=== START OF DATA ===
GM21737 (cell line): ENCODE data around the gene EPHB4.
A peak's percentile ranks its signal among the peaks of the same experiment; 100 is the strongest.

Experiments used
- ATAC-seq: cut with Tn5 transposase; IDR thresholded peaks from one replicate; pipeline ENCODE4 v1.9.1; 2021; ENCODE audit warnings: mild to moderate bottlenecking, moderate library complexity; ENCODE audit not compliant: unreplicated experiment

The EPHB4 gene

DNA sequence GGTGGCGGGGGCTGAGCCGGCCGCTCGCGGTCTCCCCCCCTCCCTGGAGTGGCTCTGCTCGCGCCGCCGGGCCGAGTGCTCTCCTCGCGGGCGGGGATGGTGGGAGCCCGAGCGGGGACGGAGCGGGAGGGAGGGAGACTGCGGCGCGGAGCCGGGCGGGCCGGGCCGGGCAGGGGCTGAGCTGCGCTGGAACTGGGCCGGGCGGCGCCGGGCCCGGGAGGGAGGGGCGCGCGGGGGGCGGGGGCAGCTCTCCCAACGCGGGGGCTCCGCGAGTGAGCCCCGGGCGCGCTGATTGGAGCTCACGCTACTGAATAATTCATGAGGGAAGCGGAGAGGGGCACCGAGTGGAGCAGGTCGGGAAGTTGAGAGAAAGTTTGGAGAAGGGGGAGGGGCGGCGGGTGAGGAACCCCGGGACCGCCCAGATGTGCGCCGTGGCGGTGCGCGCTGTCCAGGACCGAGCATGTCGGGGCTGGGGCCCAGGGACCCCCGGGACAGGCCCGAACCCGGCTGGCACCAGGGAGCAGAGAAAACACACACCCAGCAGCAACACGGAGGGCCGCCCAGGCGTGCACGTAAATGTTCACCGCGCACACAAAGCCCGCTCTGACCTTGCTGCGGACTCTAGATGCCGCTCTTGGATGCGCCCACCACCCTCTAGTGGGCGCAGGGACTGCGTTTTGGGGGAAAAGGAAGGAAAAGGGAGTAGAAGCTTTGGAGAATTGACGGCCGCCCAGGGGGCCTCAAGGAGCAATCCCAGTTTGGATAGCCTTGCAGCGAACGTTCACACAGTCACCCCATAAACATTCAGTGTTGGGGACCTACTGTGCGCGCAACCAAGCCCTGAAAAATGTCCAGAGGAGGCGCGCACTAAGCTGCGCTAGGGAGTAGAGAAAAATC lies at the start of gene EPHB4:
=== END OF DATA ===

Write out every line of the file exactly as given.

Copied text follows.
GM21737 (cell line): ENCODE data around the gene EPHB4.
A peak's percentile ranks its signal among the peaks of the same experiment; 100 is the strongest.

Experiments used
- ATAC-seq: cut with Tn5 transposase; IDR thresholded peaks from one replicate; pipeline ENCODE4 v1.9.1; 2021; ENCODE audit warnings: mild to moderate bottlenecking, moderate library complexity; ENCODE audit not compliant: unreplicated experiment

The EPHB4 gene

DNA sequence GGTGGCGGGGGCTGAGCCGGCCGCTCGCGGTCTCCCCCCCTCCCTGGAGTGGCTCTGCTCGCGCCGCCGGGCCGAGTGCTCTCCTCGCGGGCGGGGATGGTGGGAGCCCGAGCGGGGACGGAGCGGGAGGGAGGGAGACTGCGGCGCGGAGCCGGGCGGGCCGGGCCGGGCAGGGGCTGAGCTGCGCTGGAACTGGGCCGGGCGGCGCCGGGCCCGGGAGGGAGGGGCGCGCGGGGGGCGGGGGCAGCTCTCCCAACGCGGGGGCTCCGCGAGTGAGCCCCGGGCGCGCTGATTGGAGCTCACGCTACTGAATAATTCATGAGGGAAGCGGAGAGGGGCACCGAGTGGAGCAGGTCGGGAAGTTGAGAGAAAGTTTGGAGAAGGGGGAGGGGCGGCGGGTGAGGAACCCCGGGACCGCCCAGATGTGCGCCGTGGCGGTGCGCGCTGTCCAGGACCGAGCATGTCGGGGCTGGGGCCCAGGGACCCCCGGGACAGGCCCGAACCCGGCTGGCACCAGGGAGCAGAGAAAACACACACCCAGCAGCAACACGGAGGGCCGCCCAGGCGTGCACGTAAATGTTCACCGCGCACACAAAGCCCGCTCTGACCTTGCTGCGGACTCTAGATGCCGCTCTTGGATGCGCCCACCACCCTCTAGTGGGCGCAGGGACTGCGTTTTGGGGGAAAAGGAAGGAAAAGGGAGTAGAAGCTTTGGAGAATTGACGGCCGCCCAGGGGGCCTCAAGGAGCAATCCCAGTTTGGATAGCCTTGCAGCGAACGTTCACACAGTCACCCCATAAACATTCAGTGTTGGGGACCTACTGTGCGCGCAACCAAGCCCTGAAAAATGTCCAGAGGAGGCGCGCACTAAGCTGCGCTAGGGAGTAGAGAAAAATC lies at the start of gene EPHB4: